The apostle Paul, writing about 51 AD to believing Christians living in the Roman city of Thessalonica, expected with them, an imminent, soon return of the Lord. How can I say this?
That’s easy: Paul wrote that these Thessalonian believers had ‘turned from idols to serve the living God and to wait for his son from heaven’ (see 1 Thessalonians 1:10).
Please read that again. Paul believed they (and Paul himself) were waiting for Jesus to come from heaven. Let the implications of that sink in. Yair I know. That’s a challenge.
As we read this letter today, bear in mind we are reading mail written to believers living 2000 years ago.
We must resist the temptation to think we are being addressed by Paul or by the Holy Spirit.
This was not about us!
Let me ask you, who still await Jesus’ coming, a very important question.
Do you really, seriously, logically imagine that those same real believers who eagerly read Paul’s words, were then terribly disappointed because as they continued to notice others of their community, one by one, passing away while Jesus still had not come, as Paul said!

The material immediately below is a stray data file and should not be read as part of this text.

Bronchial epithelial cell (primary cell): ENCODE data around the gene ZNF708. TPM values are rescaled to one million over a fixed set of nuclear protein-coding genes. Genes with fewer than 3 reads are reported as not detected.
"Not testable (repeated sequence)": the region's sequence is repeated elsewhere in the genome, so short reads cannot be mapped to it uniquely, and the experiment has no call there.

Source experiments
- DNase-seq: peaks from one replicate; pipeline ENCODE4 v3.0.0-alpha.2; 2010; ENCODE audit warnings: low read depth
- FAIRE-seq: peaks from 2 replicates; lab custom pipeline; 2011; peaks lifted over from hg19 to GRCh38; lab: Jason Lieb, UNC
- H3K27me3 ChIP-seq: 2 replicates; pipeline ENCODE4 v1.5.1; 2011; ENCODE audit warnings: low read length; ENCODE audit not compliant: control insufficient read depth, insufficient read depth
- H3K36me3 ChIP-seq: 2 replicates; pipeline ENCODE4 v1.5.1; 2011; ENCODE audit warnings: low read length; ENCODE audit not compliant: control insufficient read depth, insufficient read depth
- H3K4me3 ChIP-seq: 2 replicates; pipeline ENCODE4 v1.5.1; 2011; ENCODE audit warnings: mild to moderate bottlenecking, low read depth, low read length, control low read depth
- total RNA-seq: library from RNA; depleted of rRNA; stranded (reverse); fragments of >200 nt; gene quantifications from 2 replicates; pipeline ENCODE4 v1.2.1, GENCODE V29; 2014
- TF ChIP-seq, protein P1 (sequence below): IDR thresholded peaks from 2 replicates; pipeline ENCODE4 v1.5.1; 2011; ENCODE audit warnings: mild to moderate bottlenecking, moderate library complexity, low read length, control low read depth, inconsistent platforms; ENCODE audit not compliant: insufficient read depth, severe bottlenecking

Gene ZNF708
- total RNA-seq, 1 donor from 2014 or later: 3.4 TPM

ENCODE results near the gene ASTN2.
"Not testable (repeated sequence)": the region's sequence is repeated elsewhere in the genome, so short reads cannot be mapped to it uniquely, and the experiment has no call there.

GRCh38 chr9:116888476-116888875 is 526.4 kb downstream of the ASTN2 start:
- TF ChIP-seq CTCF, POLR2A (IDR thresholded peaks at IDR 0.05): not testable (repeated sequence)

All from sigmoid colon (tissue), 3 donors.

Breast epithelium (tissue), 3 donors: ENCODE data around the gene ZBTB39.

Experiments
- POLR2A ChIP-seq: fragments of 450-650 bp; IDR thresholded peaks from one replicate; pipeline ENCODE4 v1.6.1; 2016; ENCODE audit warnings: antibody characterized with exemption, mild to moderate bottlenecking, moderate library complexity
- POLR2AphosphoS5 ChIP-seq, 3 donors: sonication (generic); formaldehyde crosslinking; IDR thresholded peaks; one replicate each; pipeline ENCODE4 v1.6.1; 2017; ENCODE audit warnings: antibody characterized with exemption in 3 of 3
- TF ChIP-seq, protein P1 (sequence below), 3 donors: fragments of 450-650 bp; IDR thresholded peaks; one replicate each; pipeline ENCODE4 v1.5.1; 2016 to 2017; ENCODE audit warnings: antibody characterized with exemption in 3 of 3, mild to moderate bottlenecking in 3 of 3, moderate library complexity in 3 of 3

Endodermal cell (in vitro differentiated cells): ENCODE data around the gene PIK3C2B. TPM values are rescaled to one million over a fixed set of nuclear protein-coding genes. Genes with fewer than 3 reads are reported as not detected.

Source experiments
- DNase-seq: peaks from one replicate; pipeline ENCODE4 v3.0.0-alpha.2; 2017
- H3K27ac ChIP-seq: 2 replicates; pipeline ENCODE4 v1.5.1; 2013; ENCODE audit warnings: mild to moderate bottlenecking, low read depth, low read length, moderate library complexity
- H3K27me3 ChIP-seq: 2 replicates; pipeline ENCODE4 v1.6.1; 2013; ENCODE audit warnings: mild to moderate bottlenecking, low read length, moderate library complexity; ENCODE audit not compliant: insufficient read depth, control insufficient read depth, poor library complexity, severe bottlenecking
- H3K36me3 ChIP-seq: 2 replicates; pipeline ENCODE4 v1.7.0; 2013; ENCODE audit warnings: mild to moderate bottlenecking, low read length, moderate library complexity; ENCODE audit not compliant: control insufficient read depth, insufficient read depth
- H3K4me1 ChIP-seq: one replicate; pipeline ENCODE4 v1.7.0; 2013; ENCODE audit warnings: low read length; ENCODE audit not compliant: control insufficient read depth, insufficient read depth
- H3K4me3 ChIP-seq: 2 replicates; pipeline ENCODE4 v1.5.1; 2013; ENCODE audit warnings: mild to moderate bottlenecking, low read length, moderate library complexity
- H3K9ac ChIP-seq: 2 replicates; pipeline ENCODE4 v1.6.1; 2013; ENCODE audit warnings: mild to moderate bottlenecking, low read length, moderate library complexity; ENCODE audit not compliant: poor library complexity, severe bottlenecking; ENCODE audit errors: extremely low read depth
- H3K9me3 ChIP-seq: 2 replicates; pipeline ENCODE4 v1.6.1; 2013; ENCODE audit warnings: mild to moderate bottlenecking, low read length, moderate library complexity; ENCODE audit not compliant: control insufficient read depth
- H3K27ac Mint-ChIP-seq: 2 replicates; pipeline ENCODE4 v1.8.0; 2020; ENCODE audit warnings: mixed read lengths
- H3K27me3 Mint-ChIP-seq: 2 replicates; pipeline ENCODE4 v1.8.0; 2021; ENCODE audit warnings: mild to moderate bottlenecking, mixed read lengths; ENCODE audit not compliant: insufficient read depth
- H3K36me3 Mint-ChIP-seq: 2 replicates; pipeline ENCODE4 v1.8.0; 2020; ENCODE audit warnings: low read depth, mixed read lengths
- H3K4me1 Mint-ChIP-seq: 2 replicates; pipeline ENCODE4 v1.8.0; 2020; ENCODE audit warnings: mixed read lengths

If Jesus still had not come then–which is what many modern believers seem to hold—and when the last one of those original Thessalonian believers would have passed away, can you imagine the consternation, the feelings of utter despair and loss of trust in God that would have followed?
Today, some 2000+ years have passed since those original Thessalonian believers were alive. So if you hold the view that Jesus is yet to appear a second time, then their faith must have been totally in vain.
Totally in vain.
Come on. Think about it for a minute: If Jesus’ coming was near for these believers, it cannot be near for us, can it? And if Jesus’ coming is still coming near for us today, you must conclude Paul was in gross error.
Do you see the problem? Your problem?
Ask yourself this question: if those Thessalonians were wrong by expecting Jesus to come within their lifetime, why didn’t Paul correct them? Why didn’t he write ‘no, you’ve got it wrong, Jesus won’t be coming for a long, long, time!’
But Paul did not correct them, instead he continued to encourage them as he wrote this letter to encourage them and then followed it with another letter, which we call Second Thessalonians, with further encouragements.
Can you see the dilemma for you today if you are still expecting Jesus to return?
That is logically impossible if you trust Paul’s letters are the word of God.